We now turn to cases where the theoretically predicted effect *underestimates* the population effect. Given a sample size of *n*_{0} = *n*_{1} = 100, values of *I*_{SIM} fall inside the SI in approximately 4% of repetitions of setting 1 (ES_{POP} = 0.80, ES_{THEO} = 0.20), compared to approximately 88% of repetitions of a study setting where the theoretically predicted effect matches the population effect (ES_{THEO} = ES_{POP} = 0.80). The 84% difference between true positives and false positive predictions arguably suffices to evaluate the theoretical construct as empirically inadequate.

Finally, given a sample size of *n*_{0} = *n*_{1} = 100, values of *I*_{SIM} fall inside the SI in approximately 69% of repetitions of setting 1 (ES_{POP} = 1.20, ES_{THEO} = 1.00), compared to approximately 97% of repetitions of a study setting where the theoretically predicted effect matches the population effect (ES_{THEO} = ES_{POP} = 1.20). The 28% difference between false positives and true positive predictions suggests that it is more likely that values of *I*_{SIM} fall inside the SI if the theoretical prediction matches the population effect than otherwise.

We proceed to exemplify the application of *I*_{SIM} with a case study. Additional examples are provided in Supplementary Appendix S2.

### Case study: The psi-effect

The question of whether humans can cognize the future (aka *precognition* or *psi-*effect) has interested several scholars in psychology. The authors of the largest meta-analysis on the psi-effect to date (Bem et al., 2016), comprising 90 experimental studies of which 51 are peer-reviewed (see Bem et al., 2016; Supplementary Table S1), claim to have obtained decisive evidence *for* a psi-effect. Whereas some concluded from this that the psi-effect is real (e.g., Cardena, 2018), others argued that Bem et al.’s (2016) meta-analytical data leave it too unlikely that the psi-effect is real (e.g., Witte and Zenker, 2017).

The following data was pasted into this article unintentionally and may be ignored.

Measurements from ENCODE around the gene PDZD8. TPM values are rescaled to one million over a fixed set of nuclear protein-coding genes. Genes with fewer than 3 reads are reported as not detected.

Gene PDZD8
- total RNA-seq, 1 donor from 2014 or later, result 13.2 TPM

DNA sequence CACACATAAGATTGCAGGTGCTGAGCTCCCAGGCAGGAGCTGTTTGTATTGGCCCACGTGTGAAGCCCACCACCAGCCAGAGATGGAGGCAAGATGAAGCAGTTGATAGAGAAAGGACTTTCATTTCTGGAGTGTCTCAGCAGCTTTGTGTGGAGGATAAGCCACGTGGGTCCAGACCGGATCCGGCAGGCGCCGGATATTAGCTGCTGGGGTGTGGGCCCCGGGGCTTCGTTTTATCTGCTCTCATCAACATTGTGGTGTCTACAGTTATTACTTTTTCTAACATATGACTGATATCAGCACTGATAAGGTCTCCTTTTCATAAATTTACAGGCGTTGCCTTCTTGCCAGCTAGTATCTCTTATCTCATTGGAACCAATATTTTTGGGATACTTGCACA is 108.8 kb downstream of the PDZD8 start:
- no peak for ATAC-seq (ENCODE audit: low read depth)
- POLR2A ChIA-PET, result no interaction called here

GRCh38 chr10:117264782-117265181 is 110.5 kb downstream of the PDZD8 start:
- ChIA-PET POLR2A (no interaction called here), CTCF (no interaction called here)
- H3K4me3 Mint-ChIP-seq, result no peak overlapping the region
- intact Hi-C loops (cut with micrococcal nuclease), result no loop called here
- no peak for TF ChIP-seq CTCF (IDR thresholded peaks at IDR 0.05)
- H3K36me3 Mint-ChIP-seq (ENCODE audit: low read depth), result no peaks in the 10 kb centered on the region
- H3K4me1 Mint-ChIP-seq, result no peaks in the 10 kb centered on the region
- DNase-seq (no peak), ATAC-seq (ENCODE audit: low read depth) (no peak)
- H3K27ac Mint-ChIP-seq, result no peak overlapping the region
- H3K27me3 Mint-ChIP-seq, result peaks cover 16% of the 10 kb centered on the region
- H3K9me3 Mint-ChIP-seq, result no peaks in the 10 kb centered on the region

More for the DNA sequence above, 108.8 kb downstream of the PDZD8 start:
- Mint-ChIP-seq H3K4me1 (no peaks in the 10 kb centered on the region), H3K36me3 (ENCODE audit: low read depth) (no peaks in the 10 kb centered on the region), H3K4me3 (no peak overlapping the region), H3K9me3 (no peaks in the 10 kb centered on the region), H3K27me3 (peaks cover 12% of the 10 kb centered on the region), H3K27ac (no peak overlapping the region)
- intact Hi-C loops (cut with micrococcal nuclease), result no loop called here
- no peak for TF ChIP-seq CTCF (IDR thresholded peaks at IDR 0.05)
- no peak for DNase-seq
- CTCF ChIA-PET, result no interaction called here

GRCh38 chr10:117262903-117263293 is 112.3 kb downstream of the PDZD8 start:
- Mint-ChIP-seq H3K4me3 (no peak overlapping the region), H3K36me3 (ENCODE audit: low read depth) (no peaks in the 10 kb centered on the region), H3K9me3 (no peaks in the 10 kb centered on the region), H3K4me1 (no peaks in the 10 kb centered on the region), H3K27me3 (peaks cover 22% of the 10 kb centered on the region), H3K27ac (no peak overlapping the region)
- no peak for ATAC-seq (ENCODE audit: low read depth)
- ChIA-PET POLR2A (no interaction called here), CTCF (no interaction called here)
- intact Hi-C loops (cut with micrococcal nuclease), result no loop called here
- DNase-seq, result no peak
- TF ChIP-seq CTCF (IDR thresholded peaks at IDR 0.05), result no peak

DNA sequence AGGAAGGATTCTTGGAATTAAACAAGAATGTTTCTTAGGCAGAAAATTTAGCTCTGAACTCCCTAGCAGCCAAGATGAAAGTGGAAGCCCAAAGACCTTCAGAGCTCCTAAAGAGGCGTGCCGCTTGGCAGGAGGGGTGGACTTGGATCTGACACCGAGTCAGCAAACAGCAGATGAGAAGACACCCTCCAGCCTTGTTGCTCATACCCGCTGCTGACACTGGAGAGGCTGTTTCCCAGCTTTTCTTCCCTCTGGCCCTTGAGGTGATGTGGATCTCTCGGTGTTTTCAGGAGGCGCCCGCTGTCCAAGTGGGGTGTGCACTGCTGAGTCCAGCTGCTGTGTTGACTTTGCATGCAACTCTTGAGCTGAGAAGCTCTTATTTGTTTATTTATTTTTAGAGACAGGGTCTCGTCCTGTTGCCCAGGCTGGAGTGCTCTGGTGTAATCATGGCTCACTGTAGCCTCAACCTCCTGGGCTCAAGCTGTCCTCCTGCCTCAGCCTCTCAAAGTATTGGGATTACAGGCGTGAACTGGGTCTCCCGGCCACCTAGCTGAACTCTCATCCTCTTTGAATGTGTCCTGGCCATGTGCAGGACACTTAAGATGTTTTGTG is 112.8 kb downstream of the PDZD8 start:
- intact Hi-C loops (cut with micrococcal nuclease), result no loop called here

Across the 51 peer-reviewed object-level psi-studies, the observed effect ranges from *d* = 0.02 to *d* = 0.21 (Bem et al., 2016). These two values describe a ratio of 1 : 9.7, indicating that the observed object-level effects are very heterogeneous. The heterogeneity of the observed object-level effects may suggest that the *average* psi-effect should be evaluated by combining a statistical inference strategy with an error account (Lord and Novick, 1968). This evaluation, however, would remain sensitive to how *n* and *s* vary across individual studies. But as statistical parameters, *n* and *s* lack theoretical meaning. Particularly *s* is merely a normalization factor to render several object-level effects comparable.

To achieve an evaluation that is independent of how *n* and *s* vary across the object-level studies, one should rather compare the point-specific ES_{THEO} *directly* to the point-specific ES_{OBS} in each study, *without* averaging the effect. To this end, Bem et al.’s (2016; Supplementary Table A1) meta-analytical findings can be re-analyze as follows:

1. As Bem himself proposed (Bem, 2011, p. 409, note 1), the theoretical psi-effect is specified as *d*_{THEO} = 0.20 using a scale of *z*-values where *s* = 1. Consequently, *d*_{THEO} = ES_{THEO}. (A theoretical construct cannot reasonably predict a smaller psi-effect because it would be overlain by the standard measurement error.)

2. To control for the quality of the object-level studies, we exclude the 49 non-peer-reviewed object-level studies, retaining the 51 peer-reviewed ones (see Bem et al., 2016, Supplementary Table S1).

3. To eliminate the variation of *s*, the mean difference (*m*_{1} − *m*_{0}) is calculated by multiplying the instance of ES_{OBS} in each peer-reviewed object-level study with that study’s observed *s*. This yields ES_{OBS} = (*m*_{1} − *m*_{0}) / *s*, where *s* = 1.

4. For each peer-reviewed object-level study, *I*_{SIM} is computed as follows: (a) *I*_{SIM} = 0 if the mean difference is negative; (b) *I*_{SIM} is undefined if the between-group ES_{OBS}-difference (treatment vs. control) is 0; otherwise, since *s* = 1, (c) *I*_{SIM} = (ES_{THEO} = 0.20 × *s*) / (ES_{OBS} × *s*) = (0.20 / ES_{OBS}).